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All Withdrawal Strategies are Risky

One of the central topics in the personal finance community is withdrawal strategies, that is, how should a retiree convert assets into income. It's a very important topic as the ability to use one's portfolio to pay for spending needs is likely the preeminent reason that investors spent many years accumulating the assets in the portfolio.

Until about 30 years ago, many very intelligent people thought that since U.S. stocks had returned about 7% annually, after inflation (i.e., '7% real'), that retirees could safely withdraw 7% of their portfolio each year without much concern about depleting their funds. But all this changed in 1994 when Bill Bengen discovered that if retirees withdrew a fixed dollar amount, adjusted for inflation, from a portfolio comprised of U.S. stocks and bonds, they could have only withdrawn about 4% of their portfolio in the first year and not run out of money in fewer than 30 years.

It should be kept in mind that virtually no one would even consider determining how much they would withdraw from their portfolio in inflation-adjusted dollars every year without any regard for the performance of their portfolio, and for very good reason. Portfolio performance has a tremendous impact on how much can be safely withdrawn from the portfolio, and there is nearly always substantial uncertainty in how a portfolio will perform going forward.

Nonetheless, Bengen's work, which has been reexamined countless times by others, is still quite helpful as the safe withdrawal rates (SWRs) that he studied represent a good, though imperfect, measure of how much income a portfolio could have generated over a given historic period. Withdrawing less when a portfolio is suffering and more when it is flourishing, while decreasing the likelihood of prematurely depleting the portfolio, does not substantially increase the total amount that can be safely withdrawn from the portfolio. And such flexible withdrawals necessitate that retirees have some degree of flexibility in their spending. If the amount withdrawn is strictly a percentage of the portfolio's balance on an recurring basis, then the withdrawals will be as volatile as the portfolio itself.

Inspiration Point, Grand Teton National Park

For instance, let's consider the performance of two withdrawal strategies starting in the year 2000 with a portfolio of 60% U.S. stocks and 40% U.S. bonds. Had 4% of the portfolio's balance at the end of each year been withdrawn (i.e., a fixed percentage of the portfolio), the amount withdrawn at the end of 2003 would have decreased to only 3.18% of the portfolio's starting balance (e.g., $31,800 from a starting portfolio of $1 million). In fact, such an approach would have resulted in the amount withdrawn from the portfolio being less than the amount withdrawn using a 4% SWR approach in every subsequent year except the three years of 2019-2021!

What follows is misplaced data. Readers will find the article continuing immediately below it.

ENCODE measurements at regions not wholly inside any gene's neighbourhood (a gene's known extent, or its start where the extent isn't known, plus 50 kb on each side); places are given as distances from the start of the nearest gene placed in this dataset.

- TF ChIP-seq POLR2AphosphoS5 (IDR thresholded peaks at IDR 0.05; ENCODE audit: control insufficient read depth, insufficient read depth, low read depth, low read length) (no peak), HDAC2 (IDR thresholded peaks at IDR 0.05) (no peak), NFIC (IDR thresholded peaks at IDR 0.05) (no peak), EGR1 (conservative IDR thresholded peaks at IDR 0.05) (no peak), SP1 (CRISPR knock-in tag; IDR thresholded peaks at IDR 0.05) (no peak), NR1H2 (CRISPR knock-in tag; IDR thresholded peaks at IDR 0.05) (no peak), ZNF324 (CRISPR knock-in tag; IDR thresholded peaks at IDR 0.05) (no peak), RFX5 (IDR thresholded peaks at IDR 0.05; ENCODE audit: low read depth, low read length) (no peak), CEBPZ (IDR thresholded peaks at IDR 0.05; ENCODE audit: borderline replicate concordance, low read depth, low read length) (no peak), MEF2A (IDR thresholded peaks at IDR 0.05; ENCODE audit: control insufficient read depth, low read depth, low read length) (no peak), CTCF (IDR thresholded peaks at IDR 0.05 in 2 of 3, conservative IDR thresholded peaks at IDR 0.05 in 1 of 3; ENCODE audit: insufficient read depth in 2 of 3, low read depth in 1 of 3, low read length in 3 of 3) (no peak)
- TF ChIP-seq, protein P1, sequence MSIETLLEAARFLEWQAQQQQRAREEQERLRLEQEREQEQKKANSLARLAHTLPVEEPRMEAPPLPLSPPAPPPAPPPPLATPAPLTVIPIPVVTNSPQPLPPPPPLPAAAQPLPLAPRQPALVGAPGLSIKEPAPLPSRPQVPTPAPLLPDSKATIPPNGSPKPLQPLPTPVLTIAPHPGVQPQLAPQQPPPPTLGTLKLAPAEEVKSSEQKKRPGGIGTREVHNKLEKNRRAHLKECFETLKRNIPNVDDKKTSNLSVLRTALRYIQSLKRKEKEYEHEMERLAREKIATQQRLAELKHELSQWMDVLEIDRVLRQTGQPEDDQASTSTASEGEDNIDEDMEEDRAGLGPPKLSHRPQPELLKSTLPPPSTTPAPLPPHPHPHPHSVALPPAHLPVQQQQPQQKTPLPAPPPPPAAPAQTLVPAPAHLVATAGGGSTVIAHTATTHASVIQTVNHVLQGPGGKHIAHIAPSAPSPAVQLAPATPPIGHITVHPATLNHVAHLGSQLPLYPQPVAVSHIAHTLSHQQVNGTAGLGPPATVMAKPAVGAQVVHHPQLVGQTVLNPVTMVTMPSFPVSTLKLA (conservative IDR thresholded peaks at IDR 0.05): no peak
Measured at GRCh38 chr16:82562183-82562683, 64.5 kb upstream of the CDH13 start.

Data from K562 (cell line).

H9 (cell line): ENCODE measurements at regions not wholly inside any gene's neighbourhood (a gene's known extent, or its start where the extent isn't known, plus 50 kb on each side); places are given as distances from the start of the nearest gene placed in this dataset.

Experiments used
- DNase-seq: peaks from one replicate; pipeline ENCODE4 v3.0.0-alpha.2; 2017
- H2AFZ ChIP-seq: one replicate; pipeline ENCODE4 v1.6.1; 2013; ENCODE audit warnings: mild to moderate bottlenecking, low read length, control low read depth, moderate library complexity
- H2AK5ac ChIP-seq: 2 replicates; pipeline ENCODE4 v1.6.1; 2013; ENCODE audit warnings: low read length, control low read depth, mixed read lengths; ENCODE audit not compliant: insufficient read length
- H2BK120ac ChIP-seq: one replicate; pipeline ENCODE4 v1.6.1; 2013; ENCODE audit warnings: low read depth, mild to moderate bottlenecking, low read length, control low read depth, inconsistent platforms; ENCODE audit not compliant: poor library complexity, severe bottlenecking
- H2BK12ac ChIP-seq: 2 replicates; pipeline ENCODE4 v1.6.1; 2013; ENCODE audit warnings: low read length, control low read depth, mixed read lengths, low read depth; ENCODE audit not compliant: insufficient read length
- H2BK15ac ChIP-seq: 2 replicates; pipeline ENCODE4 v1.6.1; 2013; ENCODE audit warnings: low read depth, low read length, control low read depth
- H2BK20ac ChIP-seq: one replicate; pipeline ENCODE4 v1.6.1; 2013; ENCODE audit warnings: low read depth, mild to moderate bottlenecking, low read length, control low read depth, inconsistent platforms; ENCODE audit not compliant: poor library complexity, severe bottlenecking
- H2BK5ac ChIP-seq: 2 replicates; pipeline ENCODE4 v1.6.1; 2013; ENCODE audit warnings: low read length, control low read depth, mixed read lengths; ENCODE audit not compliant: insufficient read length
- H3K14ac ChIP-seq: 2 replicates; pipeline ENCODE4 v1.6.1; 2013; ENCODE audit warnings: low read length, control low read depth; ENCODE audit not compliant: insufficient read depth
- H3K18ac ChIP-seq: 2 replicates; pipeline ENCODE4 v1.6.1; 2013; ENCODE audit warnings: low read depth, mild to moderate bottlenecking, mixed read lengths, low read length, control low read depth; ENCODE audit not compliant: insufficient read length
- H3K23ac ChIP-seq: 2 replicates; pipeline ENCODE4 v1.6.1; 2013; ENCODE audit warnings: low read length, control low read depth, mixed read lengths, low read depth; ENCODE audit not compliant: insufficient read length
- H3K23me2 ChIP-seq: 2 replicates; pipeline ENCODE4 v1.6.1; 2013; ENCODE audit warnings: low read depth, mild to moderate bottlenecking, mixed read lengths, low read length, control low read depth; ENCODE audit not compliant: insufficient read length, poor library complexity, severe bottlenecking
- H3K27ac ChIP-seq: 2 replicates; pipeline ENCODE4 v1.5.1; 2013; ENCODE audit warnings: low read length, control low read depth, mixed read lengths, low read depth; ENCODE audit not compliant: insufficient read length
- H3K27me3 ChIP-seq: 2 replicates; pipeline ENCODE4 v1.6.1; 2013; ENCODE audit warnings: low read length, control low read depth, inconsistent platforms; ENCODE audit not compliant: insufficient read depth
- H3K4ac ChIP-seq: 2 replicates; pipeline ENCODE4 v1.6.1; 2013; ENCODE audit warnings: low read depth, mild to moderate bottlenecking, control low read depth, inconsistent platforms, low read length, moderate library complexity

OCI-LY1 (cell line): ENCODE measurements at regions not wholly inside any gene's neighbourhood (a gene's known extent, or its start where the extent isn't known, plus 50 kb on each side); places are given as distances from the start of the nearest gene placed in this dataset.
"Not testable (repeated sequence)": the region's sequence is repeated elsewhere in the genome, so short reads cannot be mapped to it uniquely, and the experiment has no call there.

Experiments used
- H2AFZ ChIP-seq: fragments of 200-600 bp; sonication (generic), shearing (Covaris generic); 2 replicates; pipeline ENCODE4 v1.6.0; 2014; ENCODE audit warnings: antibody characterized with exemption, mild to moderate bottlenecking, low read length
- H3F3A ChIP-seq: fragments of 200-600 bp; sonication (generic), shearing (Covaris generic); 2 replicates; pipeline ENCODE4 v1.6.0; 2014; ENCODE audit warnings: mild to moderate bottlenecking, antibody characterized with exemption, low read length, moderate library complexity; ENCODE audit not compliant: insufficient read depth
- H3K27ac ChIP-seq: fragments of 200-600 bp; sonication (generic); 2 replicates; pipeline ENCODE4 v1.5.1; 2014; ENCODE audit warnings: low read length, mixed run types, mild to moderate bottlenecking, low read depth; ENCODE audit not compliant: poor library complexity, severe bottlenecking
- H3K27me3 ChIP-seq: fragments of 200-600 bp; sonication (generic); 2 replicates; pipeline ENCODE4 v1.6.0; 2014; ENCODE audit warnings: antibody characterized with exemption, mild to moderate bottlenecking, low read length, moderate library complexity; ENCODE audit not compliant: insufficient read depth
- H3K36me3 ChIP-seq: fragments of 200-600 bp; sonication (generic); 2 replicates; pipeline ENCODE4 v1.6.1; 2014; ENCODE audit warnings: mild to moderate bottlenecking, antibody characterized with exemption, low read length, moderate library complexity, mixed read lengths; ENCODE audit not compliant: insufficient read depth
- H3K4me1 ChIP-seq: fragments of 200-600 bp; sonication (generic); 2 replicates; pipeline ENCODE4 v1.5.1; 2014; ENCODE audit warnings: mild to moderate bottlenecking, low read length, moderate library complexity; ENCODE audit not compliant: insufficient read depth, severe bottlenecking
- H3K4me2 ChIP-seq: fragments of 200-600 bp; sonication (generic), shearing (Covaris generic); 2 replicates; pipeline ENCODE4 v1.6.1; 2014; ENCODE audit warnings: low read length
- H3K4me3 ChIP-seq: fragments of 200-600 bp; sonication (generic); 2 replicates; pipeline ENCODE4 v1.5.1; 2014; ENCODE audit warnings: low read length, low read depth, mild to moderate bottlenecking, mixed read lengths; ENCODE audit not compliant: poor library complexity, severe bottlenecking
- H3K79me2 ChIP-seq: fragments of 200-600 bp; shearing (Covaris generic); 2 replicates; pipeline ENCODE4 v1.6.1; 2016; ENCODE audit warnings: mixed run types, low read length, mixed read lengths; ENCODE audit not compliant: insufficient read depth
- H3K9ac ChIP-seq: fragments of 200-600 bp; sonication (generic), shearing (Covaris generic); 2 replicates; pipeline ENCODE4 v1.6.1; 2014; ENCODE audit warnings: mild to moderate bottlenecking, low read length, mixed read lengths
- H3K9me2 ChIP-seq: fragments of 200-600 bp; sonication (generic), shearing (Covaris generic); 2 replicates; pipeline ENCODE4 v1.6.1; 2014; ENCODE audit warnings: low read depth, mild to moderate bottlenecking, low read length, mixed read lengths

Due to the interplay between both returns risk and sequence of returns risk, purely flexible withdrawal methods simply move the impact of these risks from premature portfolio depletion to withdrawals that are insufficient to cover one's spending needs.

There are certainly ways that retirees can reduce the impact of returns risk and sequence of returns risk (e.g., lower withdrawal rate, larger starting portfolio, portfolio construction, dynamic withdrawal strategies, delaying Social Security benefits), but these and other risks are always present. And of key importance is the reality that reducing exposure to one risk very often increases one's exposure to another risk. In this context, reducing the risk of premature portfolio depletion may increase the risk of inadequate portfolio withdrawals. Accumulating a larger portfolio to reduce both these risks increases the 'risk' of working significantly longer than needed. And on it goes.

The bottom line is that we live in a world that is literally filled with uncertainty. But Christians know that God is still in control, and, one way or the other, He will take care of His people.

"Therefore humble yourselves under the mighty hand of God, so that He may exalt you at the proper time, having cast all your anxiety on Him, because He cares about you."

1 Peter 5:6-7

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